Theranostics 2012; 2(4):335-345. doi:10.7150/thno.3666 This issue
Molecular Imaging of Stem Cells: Tracking Survival, Biodistribution, Tumorigenicity, and Immunogenicity
1. Department of Medicine, Division of Cardiology
2. Department of Radiology, Molecular Imaging Program at Stanford (MIPS)
3. Institute for Stem Cell Biology and Regenerative Medicine, Stanford University School of Medicine, Stanford, California 94305, USA
Gu E, Chen WY, Gu J, Burridge P, Wu JC. Molecular Imaging of Stem Cells: Tracking Survival, Biodistribution, Tumorigenicity, and Immunogenicity. Theranostics 2012; 2(4):335-345. doi:10.7150/thno.3666. Available from https://www.thno.org/v02p0335.htm
Being able to self-renew and differentiate into virtually all cell types, both human embryonic stem cells (hESCs) and induced pluripotent stem cells (iPSCs) have exciting therapeutic implications for myocardial infarction, neurodegenerative disease, diabetes, and other disorders involving irreversible cell loss. However, stem cell biology remains incompletely understood despite significant advances in the field. Inefficient stem cell differentiation, difficulty in verifying successful delivery to the target organ, and problems with engraftment all hamper the transition from laboratory animal studies to human clinical trials. Although traditional histopathological techniques have been the primary approach for ex vivo analysis of stem cell behavior, these postmortem examinations are unable to further elucidate the underlying mechanisms in real time and in vivo. Fortunately, the advent of molecular imaging has led to unprecedented progress in understanding the fundamental behavior of stem cells, including their survival, biodistribution, immunogenicity, and tumorigenicity in the targeted tissues of interest. This review summarizes various molecular imaging technologies and how they have advanced the current understanding of stem cell survival, biodistribution, immunogenicity, and tumorigenicity.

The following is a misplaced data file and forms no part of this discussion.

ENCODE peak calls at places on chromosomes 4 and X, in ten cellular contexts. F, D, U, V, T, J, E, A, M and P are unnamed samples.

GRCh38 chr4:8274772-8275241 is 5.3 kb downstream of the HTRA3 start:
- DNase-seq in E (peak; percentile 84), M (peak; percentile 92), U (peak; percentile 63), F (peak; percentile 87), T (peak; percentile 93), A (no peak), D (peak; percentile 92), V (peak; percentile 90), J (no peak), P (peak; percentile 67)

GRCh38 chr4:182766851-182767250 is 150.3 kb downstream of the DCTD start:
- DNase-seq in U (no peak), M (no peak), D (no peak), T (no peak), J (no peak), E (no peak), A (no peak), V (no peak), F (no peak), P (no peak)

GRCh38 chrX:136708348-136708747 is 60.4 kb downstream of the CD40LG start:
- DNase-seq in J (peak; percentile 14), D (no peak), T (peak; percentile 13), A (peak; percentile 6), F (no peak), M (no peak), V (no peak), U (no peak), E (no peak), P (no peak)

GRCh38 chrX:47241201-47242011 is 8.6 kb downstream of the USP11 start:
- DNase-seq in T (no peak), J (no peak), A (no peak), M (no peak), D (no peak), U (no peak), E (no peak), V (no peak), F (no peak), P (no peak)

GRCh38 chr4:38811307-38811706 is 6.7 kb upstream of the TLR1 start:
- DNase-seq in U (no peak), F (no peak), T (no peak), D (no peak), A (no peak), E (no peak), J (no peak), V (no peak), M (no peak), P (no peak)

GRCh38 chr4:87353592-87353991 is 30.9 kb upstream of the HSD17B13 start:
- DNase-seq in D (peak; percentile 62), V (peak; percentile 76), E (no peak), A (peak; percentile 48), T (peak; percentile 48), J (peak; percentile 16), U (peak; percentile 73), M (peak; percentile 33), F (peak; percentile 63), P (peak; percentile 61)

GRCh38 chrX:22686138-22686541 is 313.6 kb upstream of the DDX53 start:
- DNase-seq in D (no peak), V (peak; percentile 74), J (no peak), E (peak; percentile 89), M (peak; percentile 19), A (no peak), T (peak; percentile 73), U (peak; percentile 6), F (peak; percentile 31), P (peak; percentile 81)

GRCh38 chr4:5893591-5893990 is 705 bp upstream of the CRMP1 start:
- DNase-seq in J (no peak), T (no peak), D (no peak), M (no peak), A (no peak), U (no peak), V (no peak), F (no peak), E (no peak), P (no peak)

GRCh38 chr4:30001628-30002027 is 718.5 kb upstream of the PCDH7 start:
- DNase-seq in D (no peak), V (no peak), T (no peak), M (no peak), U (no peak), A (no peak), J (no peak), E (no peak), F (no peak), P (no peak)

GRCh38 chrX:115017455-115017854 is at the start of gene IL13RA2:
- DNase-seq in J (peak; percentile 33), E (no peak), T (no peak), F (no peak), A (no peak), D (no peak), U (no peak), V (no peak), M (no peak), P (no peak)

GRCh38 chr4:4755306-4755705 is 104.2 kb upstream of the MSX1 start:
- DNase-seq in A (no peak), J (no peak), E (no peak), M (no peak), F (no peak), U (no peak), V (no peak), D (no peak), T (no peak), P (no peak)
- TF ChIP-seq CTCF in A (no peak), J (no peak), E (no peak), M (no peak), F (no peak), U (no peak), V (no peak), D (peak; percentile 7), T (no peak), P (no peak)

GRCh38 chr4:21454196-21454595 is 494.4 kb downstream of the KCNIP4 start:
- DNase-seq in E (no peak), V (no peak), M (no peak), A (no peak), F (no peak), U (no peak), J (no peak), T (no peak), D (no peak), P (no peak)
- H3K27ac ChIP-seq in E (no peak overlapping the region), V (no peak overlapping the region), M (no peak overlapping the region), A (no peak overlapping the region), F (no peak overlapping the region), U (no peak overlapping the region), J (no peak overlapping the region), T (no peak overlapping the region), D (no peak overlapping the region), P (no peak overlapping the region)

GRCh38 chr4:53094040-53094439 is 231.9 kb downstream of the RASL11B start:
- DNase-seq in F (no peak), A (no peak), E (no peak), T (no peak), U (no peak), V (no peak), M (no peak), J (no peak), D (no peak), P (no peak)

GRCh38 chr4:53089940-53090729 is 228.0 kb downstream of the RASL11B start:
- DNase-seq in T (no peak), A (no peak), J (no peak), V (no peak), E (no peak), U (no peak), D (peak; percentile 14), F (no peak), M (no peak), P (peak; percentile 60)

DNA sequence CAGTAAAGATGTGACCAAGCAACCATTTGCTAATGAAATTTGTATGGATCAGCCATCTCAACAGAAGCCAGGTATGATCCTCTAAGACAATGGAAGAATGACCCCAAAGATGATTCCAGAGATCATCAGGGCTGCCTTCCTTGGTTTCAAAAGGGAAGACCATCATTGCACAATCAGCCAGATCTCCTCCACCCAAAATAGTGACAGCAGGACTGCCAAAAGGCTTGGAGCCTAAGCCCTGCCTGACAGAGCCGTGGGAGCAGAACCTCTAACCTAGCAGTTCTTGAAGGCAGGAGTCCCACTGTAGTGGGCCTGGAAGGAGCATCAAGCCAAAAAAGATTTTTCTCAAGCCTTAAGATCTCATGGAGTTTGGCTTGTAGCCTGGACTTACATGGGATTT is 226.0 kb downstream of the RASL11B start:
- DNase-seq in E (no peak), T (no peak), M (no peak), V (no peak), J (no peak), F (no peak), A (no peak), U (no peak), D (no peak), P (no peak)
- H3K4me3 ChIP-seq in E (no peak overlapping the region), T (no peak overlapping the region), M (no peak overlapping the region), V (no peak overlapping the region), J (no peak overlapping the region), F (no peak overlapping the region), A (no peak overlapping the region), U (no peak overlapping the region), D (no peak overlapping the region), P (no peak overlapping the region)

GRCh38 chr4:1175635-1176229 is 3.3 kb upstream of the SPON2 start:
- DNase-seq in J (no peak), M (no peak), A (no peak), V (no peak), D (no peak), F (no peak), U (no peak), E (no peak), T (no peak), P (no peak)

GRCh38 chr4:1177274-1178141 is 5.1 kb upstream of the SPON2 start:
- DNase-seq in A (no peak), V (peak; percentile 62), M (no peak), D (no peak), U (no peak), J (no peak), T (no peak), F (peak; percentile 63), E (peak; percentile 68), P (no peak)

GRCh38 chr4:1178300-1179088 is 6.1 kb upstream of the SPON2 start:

Keywords: molecular imaging, stem cell therapy, survival, biodistribution, immunogenicity, tumorigenicity